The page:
I. Executive Summary
The National Science Foundation World Wide Web (WWW) Federal Consortium was founded in 1994 by the National Science Foundation in collaboration with the U. S. Nuclear Regulatory Commission. The Consortium was created to provide a forum for collaboration and information exchange among the participating agencies, resulting in a successful leveraging of Web technology resources. The Consortium seeks to advance the goals of its member agencies, provide advice and peer review to NSF, and foster collaborative research and development.
In late 1995, the Consortium posted Web guidelines for use and/or consideration by Federal agencies on our server. Users from many sectors used the guidelines, asked for help and offered suggested enhancements. The nature of user inquiries and suggestions changed as the rapid pace of innovation swept through the Web community and the information technology paradigm continues to change almost daily. With the proliferation of Federal Web sites, civil servants and citizens can get more information than ever before and are doing so in increasing numbers on a more frequent basis. Federal Web sites are trying to keep pace, taking advantage of Internet innovation, improving services to their user constituencies, and doing so with fewer resources. In many instances technological change far out-paced strategic planning and business process redesign, raised implementation concerns and policy issues.
Perhaps the most significant change is that now the Web is far beyond its initial use as a way of putting existing hard-copy documents on-line. "Publishing" in the traditional sense of distribution of static printed documents is no longer the only paradigm. Increasingly, the Web is being used for much more dynamic purposes, e.g. delivery of an on-the-fly-constructed result of a user-initiated query, a collaborative chat session, submission of forms-based information to the server from the client, and custom documents constructed dynamically based on the interests of the user. The variety of modes of interaction is much different than the "broadcast" one-to-many mode of early Web sites, and requires those with Web managerial and technical responsibilities to continually revisit policy and technical designs with an open and flexible mind. "That's the way we've always done it" is not an appropriate philosophy these days. The Web and the Internet is revolutionary, not evolutionary, and re-inventing our practices and processes is a necessity, not an option.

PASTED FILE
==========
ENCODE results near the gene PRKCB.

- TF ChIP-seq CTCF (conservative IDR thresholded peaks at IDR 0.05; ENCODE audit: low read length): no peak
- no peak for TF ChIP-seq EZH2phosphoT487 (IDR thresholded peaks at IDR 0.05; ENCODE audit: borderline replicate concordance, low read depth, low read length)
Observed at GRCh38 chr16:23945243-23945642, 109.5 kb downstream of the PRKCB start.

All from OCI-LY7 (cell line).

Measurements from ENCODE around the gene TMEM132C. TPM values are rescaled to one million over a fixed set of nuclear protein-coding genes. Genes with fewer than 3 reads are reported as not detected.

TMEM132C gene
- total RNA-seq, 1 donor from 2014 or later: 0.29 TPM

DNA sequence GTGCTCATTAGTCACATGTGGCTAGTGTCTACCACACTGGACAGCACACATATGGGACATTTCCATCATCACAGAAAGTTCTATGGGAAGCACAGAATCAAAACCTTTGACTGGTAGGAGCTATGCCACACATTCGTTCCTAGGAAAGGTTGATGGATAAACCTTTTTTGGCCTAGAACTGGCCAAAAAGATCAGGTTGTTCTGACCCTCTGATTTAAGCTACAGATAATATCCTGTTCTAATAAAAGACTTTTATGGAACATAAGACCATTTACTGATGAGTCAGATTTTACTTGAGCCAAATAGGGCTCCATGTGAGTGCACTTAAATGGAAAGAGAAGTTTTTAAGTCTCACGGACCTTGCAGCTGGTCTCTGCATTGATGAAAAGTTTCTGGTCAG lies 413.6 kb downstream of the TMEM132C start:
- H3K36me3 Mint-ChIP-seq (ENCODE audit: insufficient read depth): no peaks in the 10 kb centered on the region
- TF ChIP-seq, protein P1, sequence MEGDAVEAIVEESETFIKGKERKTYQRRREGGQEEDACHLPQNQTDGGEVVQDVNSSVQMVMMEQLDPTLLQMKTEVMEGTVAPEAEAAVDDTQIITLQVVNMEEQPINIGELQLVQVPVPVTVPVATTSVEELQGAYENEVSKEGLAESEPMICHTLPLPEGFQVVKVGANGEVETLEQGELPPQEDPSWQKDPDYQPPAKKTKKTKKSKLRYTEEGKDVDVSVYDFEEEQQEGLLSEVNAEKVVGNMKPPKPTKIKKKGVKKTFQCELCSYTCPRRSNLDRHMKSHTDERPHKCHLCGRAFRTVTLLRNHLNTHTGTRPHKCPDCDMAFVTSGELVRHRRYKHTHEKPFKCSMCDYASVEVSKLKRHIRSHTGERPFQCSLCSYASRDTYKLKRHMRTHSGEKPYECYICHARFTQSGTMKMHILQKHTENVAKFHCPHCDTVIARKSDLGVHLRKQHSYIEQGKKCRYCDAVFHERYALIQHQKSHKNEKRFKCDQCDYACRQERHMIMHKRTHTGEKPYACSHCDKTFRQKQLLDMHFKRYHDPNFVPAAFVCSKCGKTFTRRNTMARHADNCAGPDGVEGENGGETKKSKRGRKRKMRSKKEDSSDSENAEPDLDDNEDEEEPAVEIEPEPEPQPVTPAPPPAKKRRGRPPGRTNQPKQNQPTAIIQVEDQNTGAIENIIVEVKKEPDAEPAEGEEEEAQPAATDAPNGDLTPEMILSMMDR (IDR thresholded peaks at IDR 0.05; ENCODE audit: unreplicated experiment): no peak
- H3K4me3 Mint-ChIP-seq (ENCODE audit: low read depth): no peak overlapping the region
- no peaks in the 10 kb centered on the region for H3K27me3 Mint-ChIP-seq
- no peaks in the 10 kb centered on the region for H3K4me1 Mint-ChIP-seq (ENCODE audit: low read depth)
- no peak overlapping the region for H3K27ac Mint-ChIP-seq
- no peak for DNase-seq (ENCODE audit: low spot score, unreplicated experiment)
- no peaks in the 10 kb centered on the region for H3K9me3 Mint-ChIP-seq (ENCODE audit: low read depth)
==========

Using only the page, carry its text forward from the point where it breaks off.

Another change is that the Federal government is making a major commitment to electronic networking as a primary means of providing information and services to customers. The Web is a key enabling technology for the vision of "one-stop shopping." If Federal agencies recognize a reasonable set of Web guidelines for the organization and presentation of information, customers will be able to enter the system at any point and tap not only the specific server they first contact but also the full resources of the entire Federal presence on the Internet. The rapid growth of Web services also intensifies the need to establish standards and guidelines to help users find, retrieve, and use the information they need. If the growing number of Federal agency servers is to coalesce and become a true "on-line library," we need to apply proven principles and practices from the publishing world, traditional libraries, and non-traditional, even experimental contributors to the Web.
The guidelines now include policy considerations which Federal Agencies should review as they update and/or make new use of the Internet and expand Web sites to conduct agency business. The Office of Management and Budget's (OMB), Office of Information and Regulatory Affairs, provided guidance to the Consortium in matters related to statutes, regulations and policy. Agencies need to involve not only their information systems and services experts (Webmasters and Web authors), but also public affairs officers, records managers, FOIA or Privacy Act Officers, and the General Counsel when establishing Internet and Web policy.
In conclusion, the Consortium offers these guidelines as suggestions to help the Federal community accomplish agency missions, while not inhibiting the creativity necessary to improve services to customers. The Consortium tries to avoid placing unnecessary constraints on individual Web authors or on the design and operation of individual servers and services in developing these guidelines. There is no simple set of rules for agencies to follow. Every organization faces the special circumstances of its particular mission, goals, content, customers, technical capabilities, and organizational culture. These guidelines provide suggestions to: create user friendly sites; ensure high quality and consistent content; and encourage logical organization and presentation of information.
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